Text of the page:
Can accountants ‘close the sale’ effectively?

What does ‘closing the sale’ mean in the context of accountancy services?

None of us like to think that we are in ‘sales’, so perish the thought that we might ever come across as a pushy sales person.

In our world I suggest that ‘closing the sale’ means advancing the sales process to secure absolute confirmation from the prospective client that they are appointing you as their new accountant. This isn’t when they first agree to do do so – it’s when they sign your letter of engagement and confirm payment of your fees. Until that point the ‘sale’ has not been completed or ‘closed’.

Every time you have a conversation with a prospective client you need to ensure that you are both clear as to what happens next. Will you send some information? Will they visit the FAQs or testimonials page of your website? When will you speak again?

Equally it is during preliminary conversations that you will want to help the prospect to realise why they should appoint you rather than any other accountant.

Helping them does not mean being pushy like someone selling double-glazing. But you cannot help them to understand why they should appoint you until you know sufficient information about them – which means starting by asking the right type of questions and listening to their replies.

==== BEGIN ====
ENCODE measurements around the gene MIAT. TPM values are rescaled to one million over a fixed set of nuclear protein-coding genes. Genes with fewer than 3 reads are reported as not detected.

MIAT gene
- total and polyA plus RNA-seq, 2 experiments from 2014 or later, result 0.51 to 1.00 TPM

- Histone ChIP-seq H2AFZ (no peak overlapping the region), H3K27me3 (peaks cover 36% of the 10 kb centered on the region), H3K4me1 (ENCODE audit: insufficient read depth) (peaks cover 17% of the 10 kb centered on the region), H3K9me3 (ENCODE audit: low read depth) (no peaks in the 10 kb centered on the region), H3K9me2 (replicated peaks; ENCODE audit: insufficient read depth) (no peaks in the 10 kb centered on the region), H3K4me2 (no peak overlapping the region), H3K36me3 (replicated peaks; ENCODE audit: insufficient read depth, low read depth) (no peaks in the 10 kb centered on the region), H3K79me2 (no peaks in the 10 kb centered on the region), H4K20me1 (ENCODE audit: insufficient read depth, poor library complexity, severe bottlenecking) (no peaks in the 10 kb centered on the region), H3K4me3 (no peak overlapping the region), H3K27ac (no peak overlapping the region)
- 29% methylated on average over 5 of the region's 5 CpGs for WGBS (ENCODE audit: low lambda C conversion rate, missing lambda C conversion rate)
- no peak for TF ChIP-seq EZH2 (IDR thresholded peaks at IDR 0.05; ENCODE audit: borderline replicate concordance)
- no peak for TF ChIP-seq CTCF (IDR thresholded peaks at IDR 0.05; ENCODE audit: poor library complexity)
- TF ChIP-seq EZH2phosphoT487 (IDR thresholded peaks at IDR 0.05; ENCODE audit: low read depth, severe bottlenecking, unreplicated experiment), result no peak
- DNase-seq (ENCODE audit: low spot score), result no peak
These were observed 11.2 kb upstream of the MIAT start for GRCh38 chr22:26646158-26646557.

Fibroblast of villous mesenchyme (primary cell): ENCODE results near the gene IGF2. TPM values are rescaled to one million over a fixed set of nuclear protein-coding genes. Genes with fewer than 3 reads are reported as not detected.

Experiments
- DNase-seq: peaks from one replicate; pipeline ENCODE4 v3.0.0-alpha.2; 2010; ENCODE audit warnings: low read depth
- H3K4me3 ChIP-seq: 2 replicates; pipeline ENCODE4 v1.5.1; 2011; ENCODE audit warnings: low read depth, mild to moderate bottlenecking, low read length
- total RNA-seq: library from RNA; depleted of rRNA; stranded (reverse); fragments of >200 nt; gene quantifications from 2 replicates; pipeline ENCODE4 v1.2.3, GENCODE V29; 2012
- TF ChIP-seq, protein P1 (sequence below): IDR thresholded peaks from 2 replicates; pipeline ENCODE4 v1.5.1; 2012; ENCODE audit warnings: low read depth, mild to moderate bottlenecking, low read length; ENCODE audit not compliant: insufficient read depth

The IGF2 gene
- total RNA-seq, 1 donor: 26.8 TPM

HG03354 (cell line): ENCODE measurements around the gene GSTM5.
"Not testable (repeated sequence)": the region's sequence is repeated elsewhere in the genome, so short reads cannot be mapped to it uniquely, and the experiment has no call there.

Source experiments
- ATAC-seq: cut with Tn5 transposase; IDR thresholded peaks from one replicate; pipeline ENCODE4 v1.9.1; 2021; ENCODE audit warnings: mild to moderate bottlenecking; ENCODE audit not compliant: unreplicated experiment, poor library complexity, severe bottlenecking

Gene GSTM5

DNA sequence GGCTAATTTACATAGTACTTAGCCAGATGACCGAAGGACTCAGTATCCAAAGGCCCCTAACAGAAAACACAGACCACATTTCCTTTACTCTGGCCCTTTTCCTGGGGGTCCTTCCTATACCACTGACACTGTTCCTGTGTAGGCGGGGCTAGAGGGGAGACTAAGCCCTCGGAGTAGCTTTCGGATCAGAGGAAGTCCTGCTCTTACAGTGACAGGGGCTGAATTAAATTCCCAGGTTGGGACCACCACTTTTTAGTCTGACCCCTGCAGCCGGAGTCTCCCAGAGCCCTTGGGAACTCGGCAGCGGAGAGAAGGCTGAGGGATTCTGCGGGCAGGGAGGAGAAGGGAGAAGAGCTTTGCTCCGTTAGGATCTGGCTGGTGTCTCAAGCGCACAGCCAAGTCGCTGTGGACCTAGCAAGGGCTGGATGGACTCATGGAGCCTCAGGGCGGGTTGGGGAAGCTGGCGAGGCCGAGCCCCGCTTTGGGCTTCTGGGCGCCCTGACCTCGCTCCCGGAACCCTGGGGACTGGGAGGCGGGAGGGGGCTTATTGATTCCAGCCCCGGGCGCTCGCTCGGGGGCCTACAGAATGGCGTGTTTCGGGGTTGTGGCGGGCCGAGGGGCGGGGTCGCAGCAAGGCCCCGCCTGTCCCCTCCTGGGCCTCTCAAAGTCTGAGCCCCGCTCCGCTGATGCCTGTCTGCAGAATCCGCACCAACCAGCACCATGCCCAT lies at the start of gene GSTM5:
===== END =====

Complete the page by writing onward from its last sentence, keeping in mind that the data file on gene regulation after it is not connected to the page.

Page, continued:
If you ask good questions in this regard you will be able to remove any obstacles that are preventing the prospect from saying ‘yes’.

When I think about the times I’ve felt uncomfortable when someone tried to sell me something, it was always when they had no idea what I was looking for or what I needed.

They never asked me any questions or listened to what I was saying. Instead they just launched into explaining the features of their particular product or service. And quoted their standard fees. Take it or leave it. This is rarely an effective route to securing more of the clients you want for your practice.

You must connect with your prospect, asking them what they are looking for, how you might help them, and what they might have in mind.

Taking the time (and the opportunity) to really get to know your prospect, find out what makes them tick, what they might be struggling with and what might solve their problem, are the first keys to successfully closing of a sale.

There’s a lot more to closing the sale of course and to resolving any push-backs you might get from prospects who are not sure. Getting clarity as to the real reasons they are holding back is crucial here.

And PLEASE, PLEASE, do not assume it is all about the fee you quote. If you believe that this is all that matters you have bigger problems than learning how to ‘close the sale’., ,

The following two tabs change content below.

Mark Lee

Mark is a speaker, mentor, facilitator, author, blogger and debunker. Mark Lee helps professionals who want to STAND OUT and be remembered, referred and recommended using his 7 fundamental principles to create a more powerful professional impact, online and face to face.
by
0 replies

Leave a Reply

Want to join the discussion?
Feel free to contribute!

Leave a Reply

Your email address will not be published. Required fields are marked *